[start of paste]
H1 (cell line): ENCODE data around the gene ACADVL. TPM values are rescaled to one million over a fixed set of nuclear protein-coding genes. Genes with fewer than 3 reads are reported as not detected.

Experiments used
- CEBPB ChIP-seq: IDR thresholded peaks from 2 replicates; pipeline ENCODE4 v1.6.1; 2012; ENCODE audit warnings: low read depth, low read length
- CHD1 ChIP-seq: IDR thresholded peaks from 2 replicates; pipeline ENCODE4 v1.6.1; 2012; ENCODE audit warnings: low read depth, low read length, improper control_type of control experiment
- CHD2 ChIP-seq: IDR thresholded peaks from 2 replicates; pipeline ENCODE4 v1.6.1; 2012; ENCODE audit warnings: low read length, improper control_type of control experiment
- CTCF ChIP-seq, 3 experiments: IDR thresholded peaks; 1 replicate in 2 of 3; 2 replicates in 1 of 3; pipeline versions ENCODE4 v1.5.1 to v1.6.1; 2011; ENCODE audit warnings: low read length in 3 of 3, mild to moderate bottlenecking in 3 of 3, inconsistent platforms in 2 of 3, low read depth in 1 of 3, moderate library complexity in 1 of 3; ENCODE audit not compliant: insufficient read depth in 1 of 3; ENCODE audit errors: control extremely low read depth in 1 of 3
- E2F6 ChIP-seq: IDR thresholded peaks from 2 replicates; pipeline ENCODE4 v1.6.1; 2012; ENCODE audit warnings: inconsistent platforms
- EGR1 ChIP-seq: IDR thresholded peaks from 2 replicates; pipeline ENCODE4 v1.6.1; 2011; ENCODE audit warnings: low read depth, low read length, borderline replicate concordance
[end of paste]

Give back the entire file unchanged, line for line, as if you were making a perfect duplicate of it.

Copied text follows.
H1 (cell line): ENCODE data around the gene ACADVL. TPM values are rescaled to one million over a fixed set of nuclear protein-coding genes. Genes with fewer than 3 reads are reported as not detected.

Experiments used
- CEBPB ChIP-seq: IDR thresholded peaks from 2 replicates; pipeline ENCODE4 v1.6.1; 2012; ENCODE audit warnings: low read depth, low read length
- CHD1 ChIP-seq: IDR thresholded peaks from 2 replicates; pipeline ENCODE4 v1.6.1; 2012; ENCODE audit warnings: low read depth, low read length, improper control_type of control experiment
- CHD2 ChIP-seq: IDR thresholded peaks from 2 replicates; pipeline ENCODE4 v1.6.1; 2012; ENCODE audit warnings: low read length, improper control_type of control experiment
- CTCF ChIP-seq, 3 experiments: IDR thresholded peaks; 1 replicate in 2 of 3; 2 replicates in 1 of 3; pipeline versions ENCODE4 v1.5.1 to v1.6.1; 2011; ENCODE audit warnings: low read length in 3 of 3, mild to moderate bottlenecking in 3 of 3, inconsistent platforms in 2 of 3, low read depth in 1 of 3, moderate library complexity in 1 of 3; ENCODE audit not compliant: insufficient read depth in 1 of 3; ENCODE audit errors: control extremely low read depth in 1 of 3
- E2F6 ChIP-seq: IDR thresholded peaks from 2 replicates; pipeline ENCODE4 v1.6.1; 2012; ENCODE audit warnings: inconsistent platforms
- EGR1 ChIP-seq: IDR thresholded peaks from 2 replicates; pipeline ENCODE4 v1.6.1; 2011; ENCODE audit warnings: low read depth, low read length, borderline replicate concordance